When Food/Bev Entrepreneurs Need Fractional Support 

Each week I conduct intake meetings with potential clients. Before we take a deep dive into the company’s history, their vision, how well they are doing, or whether there are hurdles to overcome, I remind the client that the entrepreneurial journey is a continuum and they are wherever they are at the moment. There’s no judgment here; just an acknowledgement that things are moving and that we need to discuss how to move them forward with the right velocity. I am genuinely glad that I am having a conversation with the potential client because they have acknowledged with their team and themselves that they need external support. This is difficult stuff because people don’t really want to admit that they are stuck, falling behind their goals, or that they don’t know what to do and I am grateful that clients have the wherewithal to ask for assistance. We’re always here to help but how did they get here? I’d like to cover five areas why entrepreneurs need fractional support. 

First, what I see the most often, is that the entrepreneur and their team have used all their existing resources and are out of bandwidth. Do you find yourself making your products at home, the shared kitchen or constantly at a small co-manufacturing facility and you can’t attend sales calls, distribute your product, or effectively market your brand? Do you find yourself and your team wearing too many hats and constantly in the midst of problem solving and not executing against a plan or vision? It’s extremely difficult to get out from under this.

Second, you’re experiencing a higher than expected period of growth. In many ways this is fantastic but if you didn’t plan for this well in advance this could be catastrophic. Typical signs of this are; You’ve just landed an account with a national grocery chain; Or, You’re expanding sales channels through D2C, Food Service, or C-Stores, and increasing volume. Each has different challenges. If you didn’t plan your supply chain execution effectively you are likely in need of a co-manufacturing facility, a more regional or national distribution solution or warehouse / 3rd party logistics partner. Not having this or other supply chain solutions in place could negatively impact the growth plan that you enthusiastically took on weeks or months ago. 

A third sign of need for fractional support is when you need short term experts to fill very specific needs that are not internal to your organization. You realize that the technical expertise or experience of a fractional member or team will get you to your goal faster and you don’t need to hire for that position at this stage in your business. I often see this in brands who need new product development (NPD) or abbreviated stage gate support to commercialize a new product line. They don’t understand the level of detail and the amount of time needed to manage all the moving parts of a market launch. Other areas where fractional help may be needed are: shelf life studies, packaging assessments, cost of goods (COGS) analysis and reduction strategy, as well as increasing productivity in a plant or third party needing AIB, BRC or SQF implementation and training.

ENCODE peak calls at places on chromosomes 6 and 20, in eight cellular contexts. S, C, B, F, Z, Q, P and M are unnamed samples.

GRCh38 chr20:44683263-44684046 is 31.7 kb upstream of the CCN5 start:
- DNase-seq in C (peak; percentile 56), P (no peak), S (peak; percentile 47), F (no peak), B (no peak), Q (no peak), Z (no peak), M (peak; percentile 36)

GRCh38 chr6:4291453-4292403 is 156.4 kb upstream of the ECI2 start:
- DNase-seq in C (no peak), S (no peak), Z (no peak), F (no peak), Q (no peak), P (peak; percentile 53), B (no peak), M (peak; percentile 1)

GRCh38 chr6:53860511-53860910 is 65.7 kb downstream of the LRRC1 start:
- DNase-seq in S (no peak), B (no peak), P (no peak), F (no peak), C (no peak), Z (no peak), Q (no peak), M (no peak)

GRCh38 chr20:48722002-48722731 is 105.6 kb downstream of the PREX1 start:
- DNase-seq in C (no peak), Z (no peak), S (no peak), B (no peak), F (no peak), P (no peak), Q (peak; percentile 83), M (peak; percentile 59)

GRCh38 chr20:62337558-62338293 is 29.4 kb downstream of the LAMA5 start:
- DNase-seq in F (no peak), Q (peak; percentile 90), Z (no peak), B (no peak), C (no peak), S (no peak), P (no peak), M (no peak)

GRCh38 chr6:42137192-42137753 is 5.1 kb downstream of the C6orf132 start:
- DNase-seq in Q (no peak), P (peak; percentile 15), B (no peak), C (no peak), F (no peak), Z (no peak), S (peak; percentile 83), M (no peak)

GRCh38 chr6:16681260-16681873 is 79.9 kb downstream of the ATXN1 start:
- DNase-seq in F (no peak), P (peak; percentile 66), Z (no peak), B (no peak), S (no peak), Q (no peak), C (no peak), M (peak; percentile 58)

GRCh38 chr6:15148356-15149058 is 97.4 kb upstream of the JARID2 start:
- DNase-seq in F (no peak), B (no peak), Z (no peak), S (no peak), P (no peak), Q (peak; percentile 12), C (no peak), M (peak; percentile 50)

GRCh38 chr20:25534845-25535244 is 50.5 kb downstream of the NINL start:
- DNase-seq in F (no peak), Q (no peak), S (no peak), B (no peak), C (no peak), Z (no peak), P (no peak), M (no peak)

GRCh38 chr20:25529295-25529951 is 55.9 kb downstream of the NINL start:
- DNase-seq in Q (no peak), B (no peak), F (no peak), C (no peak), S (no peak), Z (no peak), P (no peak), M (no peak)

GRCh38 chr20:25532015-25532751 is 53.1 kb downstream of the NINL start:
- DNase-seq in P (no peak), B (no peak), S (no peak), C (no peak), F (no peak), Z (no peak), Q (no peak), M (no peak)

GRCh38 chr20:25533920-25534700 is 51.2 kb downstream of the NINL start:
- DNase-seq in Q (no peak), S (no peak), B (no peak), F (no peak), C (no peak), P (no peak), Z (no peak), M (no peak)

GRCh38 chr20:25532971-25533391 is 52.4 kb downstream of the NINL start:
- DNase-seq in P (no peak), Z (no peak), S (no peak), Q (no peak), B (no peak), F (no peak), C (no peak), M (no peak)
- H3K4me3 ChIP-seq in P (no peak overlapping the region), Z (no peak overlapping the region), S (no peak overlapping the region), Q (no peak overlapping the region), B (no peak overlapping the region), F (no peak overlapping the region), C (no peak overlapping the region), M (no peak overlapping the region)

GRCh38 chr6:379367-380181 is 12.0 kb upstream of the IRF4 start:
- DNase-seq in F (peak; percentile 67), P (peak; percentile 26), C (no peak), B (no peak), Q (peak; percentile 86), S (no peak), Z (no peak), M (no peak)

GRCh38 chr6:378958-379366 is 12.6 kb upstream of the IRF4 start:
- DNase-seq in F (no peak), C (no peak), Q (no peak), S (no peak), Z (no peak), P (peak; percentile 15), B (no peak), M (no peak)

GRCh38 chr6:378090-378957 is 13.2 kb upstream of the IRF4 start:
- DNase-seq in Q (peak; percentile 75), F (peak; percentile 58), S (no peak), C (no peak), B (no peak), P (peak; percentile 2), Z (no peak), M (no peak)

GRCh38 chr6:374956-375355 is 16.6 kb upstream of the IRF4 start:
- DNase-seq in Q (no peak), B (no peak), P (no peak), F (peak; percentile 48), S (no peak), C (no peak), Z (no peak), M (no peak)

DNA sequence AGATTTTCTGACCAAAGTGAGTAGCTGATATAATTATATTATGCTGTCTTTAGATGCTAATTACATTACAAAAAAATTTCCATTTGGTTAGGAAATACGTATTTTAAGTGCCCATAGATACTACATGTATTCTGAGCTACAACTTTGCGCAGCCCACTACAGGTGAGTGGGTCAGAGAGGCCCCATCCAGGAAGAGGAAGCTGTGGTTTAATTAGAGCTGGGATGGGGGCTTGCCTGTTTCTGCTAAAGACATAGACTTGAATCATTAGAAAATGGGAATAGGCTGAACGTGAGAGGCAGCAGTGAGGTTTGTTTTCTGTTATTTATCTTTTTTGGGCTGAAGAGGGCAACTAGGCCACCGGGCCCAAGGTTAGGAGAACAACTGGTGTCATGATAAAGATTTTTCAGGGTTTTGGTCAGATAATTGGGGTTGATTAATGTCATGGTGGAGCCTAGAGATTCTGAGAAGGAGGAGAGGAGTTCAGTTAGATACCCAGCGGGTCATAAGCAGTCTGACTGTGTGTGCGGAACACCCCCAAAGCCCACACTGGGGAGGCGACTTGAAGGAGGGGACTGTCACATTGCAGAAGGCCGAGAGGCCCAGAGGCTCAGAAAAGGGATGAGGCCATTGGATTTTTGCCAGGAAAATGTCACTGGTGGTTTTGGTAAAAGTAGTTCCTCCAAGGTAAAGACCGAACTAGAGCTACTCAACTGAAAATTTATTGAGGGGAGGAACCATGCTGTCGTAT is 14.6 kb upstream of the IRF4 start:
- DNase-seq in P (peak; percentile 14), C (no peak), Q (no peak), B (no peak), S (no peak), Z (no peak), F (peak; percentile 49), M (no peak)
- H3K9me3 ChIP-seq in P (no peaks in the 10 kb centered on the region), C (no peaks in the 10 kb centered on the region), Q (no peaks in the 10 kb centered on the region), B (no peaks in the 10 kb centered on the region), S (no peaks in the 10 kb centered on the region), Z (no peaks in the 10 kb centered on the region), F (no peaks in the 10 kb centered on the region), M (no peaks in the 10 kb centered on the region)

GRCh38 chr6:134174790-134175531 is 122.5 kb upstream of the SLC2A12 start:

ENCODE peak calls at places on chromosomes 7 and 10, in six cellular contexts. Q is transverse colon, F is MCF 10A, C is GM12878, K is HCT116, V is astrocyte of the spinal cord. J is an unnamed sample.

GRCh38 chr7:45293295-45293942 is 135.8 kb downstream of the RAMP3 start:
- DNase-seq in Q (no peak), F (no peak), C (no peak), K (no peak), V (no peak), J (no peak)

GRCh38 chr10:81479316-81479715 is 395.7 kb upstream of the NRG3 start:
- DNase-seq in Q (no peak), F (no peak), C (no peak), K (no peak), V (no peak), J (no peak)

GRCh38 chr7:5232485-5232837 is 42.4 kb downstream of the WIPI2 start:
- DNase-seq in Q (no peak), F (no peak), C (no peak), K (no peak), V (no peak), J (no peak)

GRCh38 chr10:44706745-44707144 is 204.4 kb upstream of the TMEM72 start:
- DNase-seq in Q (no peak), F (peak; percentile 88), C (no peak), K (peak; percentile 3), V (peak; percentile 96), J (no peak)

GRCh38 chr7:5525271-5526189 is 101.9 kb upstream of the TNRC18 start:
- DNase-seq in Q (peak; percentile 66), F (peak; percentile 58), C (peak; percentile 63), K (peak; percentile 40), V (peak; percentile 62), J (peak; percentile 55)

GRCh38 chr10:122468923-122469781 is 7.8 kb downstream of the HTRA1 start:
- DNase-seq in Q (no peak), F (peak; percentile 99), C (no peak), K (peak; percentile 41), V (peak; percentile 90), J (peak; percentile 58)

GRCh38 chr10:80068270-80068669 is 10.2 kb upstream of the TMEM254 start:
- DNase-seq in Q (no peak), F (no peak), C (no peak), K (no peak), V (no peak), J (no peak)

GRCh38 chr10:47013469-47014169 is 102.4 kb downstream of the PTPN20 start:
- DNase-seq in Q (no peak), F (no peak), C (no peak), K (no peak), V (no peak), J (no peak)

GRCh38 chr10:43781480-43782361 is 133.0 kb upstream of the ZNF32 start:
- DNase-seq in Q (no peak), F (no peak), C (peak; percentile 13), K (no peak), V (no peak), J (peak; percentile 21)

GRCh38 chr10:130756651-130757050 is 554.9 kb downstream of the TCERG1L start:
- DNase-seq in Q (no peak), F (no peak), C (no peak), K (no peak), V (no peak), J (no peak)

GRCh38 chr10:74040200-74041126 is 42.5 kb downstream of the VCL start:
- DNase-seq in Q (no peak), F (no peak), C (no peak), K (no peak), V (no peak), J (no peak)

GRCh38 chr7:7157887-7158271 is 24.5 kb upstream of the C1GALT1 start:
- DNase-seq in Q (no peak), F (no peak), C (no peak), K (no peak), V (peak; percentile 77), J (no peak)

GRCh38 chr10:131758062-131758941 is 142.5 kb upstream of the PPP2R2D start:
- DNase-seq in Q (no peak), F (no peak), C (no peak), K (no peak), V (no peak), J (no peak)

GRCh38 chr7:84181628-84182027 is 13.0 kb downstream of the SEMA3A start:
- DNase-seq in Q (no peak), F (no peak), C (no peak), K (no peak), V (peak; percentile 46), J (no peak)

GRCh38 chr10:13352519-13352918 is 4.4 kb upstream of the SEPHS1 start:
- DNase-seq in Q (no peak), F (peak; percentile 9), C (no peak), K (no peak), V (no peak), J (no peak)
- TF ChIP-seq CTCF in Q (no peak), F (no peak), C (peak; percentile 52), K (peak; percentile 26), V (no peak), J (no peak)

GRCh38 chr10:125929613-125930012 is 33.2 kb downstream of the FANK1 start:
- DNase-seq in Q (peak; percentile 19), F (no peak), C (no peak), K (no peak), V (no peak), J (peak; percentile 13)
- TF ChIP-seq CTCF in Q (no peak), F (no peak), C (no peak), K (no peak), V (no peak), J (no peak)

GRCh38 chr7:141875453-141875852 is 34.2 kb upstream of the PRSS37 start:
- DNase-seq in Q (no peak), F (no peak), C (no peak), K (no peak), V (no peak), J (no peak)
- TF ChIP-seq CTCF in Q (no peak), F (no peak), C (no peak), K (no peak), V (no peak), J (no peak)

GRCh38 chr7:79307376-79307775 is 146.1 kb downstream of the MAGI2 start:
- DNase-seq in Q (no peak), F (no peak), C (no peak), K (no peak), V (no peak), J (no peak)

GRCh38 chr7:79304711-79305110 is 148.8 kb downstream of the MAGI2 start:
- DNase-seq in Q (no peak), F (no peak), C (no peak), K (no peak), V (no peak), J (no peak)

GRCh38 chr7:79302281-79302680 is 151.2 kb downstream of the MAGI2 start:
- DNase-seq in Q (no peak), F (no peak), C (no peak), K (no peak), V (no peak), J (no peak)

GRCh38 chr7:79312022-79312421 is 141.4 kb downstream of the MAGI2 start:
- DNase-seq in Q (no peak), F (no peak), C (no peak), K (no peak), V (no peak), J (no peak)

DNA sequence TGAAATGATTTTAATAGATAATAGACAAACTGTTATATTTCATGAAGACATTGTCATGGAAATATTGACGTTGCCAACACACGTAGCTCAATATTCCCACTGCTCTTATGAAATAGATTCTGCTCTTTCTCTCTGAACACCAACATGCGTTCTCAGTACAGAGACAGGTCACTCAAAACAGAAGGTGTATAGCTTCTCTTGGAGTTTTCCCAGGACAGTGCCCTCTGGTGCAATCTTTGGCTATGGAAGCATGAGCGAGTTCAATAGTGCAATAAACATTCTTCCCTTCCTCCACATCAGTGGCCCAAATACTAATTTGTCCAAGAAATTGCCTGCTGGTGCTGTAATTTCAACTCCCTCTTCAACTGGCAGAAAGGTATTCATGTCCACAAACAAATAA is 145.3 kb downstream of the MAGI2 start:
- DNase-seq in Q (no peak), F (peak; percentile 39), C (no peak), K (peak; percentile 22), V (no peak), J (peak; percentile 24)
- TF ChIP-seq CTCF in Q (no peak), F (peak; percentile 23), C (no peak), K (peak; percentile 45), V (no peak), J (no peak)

From my experience, the fourth reason for adding fractional assistance is the most practical for brand owners. The entrepreneur is looking for the most cost effective solution. Symptoms of this are generally because they are experiencing one of the previous three situations in their business; growth and limited bandwidth, specific expertise gaps, and time constraints. Most brands keep their organization chart fairly lean, wear many hats and have many responsibilities that they are not experts at but just know enough to keep the business progressing. At this stage they are seeking the expertise but want to avoid hiring another salaried position. Hiring fractional is beneficial here since you are not taking the time to hire and onboard a professional to the team, you are not paying the full annual salary or benefits for this position and once the project is complete or at steady state you don’t have to let someone go. 

The final, and often most overlooked, reason an entrepreneur may need fractional support is when they need fresh ideas or an innovative perspective in problem solving. I have to remind clients to not see ‘the forest for the trees’ (I had to look up the actual expression). We, as consultants or fractional supporters, bring in other problem solving experiences or have been conditioned to think more ‘outside of the box’. As fractional operators, we are often in front of many clients at any one time and constantly learning various methods of problem solving. We take the experiences of what worked and what didn’t work to the consultative table. Additionally, our perspective is fresh because we’ve been challenged to find solutions that are cost effective under strenuous time constraints. A prime example of this is when a brand is considering to build and run their own facility or find a co-manufacturing partner. The entrepreneur wants many things that are both for and against both of these decisions but cannot create an analysis model to make an informed decision. Another example of this is SKU rationalization. Since there is history there, a brand owner may be more apprehensive in moving on from a product that is not selling in hopes that something turns it around vs. examining the sales data or customer feedback.   

If any of these scenarios describe your current situation you should evaluate the need and quickly develop a plan to achieve success while mitigating setbacks. Having a support network, which could be in the form of fractional team members is a viable solution. We at FoodOps would love to understand your opportunities and be your interim solution.

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